Individuals may have developed a painkiller addiction while addressing chronic pain issues. Within the medical community, an ongoing concern regarding recovery revolves around pain management. Acceptance and commitment therapy, or ACT, is a proven method in aiding both addiction and chronic pain recovery at Driftwood Recovery.
Defining Acceptance and Commitment Therapy
Acceptance and commitment therapy is a form of behavioral therapy. Our therapists use it to address a number of important issues. However, it can be especially beneficial for those struggling with addiction and who need encouragement to change their addictive behavior. ACT has also proven to be helpful in promoting chronic pain recovery.
Objectives of Acceptance and Commitment Therapy
As the name suggests, acceptance and commitment therapy focuses on two primary objectives: acceptance and commitment. The “acceptance” aspect refers to accepting the realities of life, acknowledging personal responsibility and dealing with the current situation. “Commitment” means embracing changes in decision-making, health and overall lifestyle.
ACT’s objectives will be different for each client. For those struggling with addiction or chronic pain, the primary objective is often to feel less pain without relying on prescription medication. To accomplish that objective, ACT works to separate emotional response to pain from actual physical pain.
Helpful Acceptance and Commitment Therapy Strategies
Talking about acceptance and commitment in the abstract is easy. It’s much harder to actually apply those principles when while in recovery. However, achieving acceptance is vital to the recovery process. Instead of worrying about why something is the way it is, acceptance and commitment therapy at Driftwood Recovery helps individuals work toward a resolution.
One helpful strategy for those dealing with a substance abuse disorder is acknowledging difficulty without running away from it. It’s normal for individuals to say that recovery is challenging and difficult. Rather than dwelling on why they’re in recovery, acceptance and commitment therapy helps them focus on what comes next.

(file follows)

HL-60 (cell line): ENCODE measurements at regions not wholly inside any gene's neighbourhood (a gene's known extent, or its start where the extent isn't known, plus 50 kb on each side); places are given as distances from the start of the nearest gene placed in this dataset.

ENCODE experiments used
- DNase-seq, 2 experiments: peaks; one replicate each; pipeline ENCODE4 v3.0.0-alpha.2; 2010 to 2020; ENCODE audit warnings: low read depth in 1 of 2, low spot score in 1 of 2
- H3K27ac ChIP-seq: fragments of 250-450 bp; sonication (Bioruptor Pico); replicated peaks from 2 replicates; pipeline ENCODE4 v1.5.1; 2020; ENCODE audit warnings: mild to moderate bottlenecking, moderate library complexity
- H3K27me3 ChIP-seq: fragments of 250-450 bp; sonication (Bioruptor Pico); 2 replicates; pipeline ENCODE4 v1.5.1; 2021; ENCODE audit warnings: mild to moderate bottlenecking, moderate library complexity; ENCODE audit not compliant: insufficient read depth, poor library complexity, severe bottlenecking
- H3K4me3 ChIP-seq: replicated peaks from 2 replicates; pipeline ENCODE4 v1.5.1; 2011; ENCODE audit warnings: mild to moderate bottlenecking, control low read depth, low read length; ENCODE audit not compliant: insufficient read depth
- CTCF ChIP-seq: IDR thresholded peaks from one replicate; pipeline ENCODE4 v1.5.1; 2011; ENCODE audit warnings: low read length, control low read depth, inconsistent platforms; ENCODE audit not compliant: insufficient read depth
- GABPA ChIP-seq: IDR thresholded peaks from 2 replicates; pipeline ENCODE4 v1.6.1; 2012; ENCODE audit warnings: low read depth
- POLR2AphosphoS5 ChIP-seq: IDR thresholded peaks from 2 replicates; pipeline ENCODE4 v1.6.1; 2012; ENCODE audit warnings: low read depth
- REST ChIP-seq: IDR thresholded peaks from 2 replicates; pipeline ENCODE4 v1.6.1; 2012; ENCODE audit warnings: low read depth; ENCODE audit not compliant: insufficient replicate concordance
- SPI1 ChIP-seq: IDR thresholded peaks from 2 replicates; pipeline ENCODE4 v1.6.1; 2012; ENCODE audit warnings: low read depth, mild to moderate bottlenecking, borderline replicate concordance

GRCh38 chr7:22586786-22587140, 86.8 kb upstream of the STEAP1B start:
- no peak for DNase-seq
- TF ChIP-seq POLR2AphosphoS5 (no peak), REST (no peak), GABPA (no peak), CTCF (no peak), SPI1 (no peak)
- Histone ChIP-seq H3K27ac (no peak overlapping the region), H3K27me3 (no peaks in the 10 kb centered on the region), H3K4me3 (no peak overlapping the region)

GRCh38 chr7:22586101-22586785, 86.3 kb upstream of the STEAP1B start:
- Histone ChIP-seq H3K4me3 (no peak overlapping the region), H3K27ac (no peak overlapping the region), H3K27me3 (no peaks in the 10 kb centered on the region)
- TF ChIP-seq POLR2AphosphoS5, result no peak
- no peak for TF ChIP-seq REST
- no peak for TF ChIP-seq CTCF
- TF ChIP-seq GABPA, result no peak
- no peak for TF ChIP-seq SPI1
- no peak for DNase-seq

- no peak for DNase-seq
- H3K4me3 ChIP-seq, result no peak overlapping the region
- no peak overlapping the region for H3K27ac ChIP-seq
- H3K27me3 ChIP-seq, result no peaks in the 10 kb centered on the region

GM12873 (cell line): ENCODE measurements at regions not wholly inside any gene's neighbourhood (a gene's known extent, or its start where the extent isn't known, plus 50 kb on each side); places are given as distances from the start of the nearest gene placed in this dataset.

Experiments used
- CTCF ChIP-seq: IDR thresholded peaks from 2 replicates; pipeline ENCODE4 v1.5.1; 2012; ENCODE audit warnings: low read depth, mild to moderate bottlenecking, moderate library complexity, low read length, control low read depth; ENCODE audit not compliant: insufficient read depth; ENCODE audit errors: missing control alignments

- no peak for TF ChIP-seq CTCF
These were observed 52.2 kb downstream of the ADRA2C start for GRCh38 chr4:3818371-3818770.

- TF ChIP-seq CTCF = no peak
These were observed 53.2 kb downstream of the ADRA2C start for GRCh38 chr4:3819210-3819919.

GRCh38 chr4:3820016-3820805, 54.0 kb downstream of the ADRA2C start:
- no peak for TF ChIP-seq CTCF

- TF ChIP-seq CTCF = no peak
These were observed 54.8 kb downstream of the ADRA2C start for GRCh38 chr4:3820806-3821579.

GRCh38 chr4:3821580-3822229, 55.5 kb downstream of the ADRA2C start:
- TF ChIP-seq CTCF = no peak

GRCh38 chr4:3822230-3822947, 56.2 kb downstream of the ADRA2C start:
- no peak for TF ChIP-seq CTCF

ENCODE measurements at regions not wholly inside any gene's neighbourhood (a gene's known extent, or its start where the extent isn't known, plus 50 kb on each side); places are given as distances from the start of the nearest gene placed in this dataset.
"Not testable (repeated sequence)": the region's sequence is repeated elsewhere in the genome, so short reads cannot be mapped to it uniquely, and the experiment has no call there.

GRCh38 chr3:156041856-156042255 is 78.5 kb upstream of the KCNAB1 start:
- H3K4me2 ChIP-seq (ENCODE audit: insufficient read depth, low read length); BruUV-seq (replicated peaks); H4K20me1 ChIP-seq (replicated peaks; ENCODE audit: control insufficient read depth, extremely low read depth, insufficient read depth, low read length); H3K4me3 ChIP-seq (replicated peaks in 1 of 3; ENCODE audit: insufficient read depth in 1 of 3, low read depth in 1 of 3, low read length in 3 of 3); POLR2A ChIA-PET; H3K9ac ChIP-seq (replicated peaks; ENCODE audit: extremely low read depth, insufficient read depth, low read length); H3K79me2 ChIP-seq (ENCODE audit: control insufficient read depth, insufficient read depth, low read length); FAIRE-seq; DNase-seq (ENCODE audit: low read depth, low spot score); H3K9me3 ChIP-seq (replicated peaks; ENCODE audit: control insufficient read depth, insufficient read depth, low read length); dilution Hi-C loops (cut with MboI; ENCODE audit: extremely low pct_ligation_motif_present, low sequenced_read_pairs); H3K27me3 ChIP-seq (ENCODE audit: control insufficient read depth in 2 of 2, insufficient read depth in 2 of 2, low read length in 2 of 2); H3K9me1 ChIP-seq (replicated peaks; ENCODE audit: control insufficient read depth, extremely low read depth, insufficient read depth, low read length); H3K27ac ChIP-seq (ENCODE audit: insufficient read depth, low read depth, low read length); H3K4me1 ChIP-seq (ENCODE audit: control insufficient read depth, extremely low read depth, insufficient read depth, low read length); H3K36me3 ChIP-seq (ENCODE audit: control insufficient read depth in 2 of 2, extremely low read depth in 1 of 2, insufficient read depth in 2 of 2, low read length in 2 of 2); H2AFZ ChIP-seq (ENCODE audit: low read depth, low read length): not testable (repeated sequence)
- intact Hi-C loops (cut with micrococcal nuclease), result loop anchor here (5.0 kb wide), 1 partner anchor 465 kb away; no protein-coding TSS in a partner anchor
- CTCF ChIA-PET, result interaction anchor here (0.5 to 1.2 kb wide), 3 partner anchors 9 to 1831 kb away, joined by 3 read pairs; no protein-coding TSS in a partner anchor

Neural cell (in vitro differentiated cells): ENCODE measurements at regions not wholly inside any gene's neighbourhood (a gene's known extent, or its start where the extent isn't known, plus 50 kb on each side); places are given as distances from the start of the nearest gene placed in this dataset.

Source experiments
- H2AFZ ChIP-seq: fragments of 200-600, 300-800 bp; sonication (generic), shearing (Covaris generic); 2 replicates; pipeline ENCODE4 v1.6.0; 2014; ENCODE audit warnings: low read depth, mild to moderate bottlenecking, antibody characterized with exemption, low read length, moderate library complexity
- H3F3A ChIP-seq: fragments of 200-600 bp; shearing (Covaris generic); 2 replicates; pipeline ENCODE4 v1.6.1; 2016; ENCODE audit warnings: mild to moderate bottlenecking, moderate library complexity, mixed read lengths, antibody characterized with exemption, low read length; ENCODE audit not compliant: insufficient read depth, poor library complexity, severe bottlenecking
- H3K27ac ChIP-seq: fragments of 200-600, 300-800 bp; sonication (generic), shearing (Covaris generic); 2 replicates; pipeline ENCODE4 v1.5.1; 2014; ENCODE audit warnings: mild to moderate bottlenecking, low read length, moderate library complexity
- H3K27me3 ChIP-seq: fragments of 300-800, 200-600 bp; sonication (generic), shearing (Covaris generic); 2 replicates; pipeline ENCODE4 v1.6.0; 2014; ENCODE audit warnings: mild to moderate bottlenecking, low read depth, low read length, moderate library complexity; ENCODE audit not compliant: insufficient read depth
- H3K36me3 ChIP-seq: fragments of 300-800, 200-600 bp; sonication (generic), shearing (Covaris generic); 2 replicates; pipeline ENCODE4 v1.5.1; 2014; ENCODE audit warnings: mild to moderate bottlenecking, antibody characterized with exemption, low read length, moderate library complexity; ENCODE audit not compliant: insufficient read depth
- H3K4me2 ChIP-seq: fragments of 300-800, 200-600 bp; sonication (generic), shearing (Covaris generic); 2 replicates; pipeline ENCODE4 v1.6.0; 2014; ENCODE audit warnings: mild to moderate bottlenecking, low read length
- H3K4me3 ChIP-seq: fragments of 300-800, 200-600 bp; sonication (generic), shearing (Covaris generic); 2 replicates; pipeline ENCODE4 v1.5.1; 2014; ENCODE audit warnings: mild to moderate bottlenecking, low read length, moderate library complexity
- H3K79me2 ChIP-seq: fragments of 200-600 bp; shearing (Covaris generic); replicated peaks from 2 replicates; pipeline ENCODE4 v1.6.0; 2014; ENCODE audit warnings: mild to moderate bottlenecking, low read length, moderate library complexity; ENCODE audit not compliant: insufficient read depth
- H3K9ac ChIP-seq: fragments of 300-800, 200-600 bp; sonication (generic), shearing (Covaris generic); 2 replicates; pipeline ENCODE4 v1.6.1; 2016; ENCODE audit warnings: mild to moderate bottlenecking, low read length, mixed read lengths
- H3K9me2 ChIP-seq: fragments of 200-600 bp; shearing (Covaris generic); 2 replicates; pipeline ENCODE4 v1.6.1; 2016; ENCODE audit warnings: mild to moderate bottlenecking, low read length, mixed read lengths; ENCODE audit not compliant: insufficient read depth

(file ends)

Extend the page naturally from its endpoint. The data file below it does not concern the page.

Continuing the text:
Some individuals in ACT may also want to note and accept their feelings without taking action. For instance, it might be helpful to acknowledge cravings and temptations. Noting those feelings doesn’t automatically cause relapse.
Defusing Emotional Experiences
Acceptance and commitment therapy also aims to defuse emotional experiences. This means learning to recognize strong emotions as temporary. Although recovery incites various emotional responses, clients learn to not act impulsively as a result.
Learning to defuse an emotional experience isn’t easy. Through ACT, however, individuals can learn how to effectively recognize and defuse emotions that might normally spur on action. Some of these strategies could include the following:
- Writing down emotions when feeling particularly strong
- Noting physical sensations that accompany heightened emotions
- Trying to separate emotionally-fueled thoughts with practical ones
- Putting off decisions until emotions have stabilized
Therapists and counselors at Driftwood Recovery encourage those who participate in acceptance and commitment therapy to be more mindful. Mindfulness training, often described as comprehensive distancing, separates short-term thoughts, emotions and feelings to more permanent realities.
In the context of a person struggling with addiction in a residential treatment facility, mindfulness can be crucial. Instead of feeling overwhelmed with stress during recovery, for example, clients might recognize the physical challenges caused by ending an addiction. They can also acknowledge that temporary discomfort might be necessary for sustainable sobriety.
Acceptance and commitment therapy should be just part of a comprehensive recovery plan. Learn more about Driftwood Recovery and their life-changing treatment programs today. Call 866-426-4694 and start your recovery journey.